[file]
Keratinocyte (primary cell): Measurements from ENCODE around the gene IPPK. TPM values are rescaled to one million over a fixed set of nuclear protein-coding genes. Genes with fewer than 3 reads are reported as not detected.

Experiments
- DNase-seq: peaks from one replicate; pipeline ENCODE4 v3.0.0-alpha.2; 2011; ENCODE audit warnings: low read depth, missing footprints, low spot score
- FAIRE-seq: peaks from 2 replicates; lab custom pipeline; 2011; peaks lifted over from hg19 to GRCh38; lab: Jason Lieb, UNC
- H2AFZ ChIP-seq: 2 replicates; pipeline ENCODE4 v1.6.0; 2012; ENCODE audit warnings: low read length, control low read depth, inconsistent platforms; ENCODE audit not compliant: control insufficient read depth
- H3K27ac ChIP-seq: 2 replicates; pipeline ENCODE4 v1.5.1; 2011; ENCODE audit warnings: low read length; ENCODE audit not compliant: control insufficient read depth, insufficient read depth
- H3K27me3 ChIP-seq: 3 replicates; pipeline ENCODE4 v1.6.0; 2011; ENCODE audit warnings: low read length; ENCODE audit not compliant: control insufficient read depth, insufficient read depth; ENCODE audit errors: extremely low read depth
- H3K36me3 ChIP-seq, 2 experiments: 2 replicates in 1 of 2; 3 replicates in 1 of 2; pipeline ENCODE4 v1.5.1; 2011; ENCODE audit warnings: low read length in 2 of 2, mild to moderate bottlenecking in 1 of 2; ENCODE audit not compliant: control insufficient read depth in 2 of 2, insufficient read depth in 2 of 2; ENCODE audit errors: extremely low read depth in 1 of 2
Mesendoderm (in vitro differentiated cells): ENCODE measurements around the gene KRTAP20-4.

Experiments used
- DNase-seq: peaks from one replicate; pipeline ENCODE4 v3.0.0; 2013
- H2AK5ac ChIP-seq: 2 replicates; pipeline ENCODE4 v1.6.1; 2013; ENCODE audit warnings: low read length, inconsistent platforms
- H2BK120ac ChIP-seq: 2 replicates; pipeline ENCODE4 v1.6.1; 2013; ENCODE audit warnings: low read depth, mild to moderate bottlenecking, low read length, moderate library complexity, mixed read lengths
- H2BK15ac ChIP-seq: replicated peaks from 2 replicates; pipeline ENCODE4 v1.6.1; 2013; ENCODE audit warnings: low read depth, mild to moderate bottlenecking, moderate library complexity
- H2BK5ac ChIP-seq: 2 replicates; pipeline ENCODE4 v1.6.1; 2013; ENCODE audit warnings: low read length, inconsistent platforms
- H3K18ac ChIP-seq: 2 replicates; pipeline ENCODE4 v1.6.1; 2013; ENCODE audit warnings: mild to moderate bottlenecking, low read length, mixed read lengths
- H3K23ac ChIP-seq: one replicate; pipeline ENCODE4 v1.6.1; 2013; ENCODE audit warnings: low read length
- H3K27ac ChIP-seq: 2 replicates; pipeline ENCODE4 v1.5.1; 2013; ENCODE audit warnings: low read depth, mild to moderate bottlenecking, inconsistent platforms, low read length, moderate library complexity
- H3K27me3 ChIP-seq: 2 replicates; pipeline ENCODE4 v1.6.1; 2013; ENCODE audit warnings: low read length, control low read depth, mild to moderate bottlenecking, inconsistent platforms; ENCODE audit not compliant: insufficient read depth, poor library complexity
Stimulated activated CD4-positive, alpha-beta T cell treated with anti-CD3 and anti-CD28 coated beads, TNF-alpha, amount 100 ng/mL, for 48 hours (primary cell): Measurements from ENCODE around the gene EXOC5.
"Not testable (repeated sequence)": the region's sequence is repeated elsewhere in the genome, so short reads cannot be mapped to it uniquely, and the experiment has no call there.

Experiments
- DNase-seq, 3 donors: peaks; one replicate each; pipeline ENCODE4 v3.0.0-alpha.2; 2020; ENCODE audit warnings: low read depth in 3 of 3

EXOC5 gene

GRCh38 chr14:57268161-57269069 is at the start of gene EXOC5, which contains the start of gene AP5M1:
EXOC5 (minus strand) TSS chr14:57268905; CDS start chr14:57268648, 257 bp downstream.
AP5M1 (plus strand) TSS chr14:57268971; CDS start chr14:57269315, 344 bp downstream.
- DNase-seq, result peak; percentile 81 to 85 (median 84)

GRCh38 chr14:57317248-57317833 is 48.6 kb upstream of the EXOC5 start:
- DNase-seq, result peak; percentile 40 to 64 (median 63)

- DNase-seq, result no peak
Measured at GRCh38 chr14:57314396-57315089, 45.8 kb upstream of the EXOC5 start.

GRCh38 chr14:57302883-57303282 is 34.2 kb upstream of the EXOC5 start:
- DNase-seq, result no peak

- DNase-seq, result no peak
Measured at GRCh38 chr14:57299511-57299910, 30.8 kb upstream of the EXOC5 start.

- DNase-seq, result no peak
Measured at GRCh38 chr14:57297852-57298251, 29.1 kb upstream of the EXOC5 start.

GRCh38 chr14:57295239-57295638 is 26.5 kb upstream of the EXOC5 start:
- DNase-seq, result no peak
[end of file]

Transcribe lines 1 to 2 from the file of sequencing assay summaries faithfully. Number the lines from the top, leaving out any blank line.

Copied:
Keratinocyte (primary cell): Measurements from ENCODE around the gene IPPK. TPM values are rescaled to one million over a fixed set of nuclear protein-coding genes. Genes with fewer than 3 reads are reported as not detected.

Experiments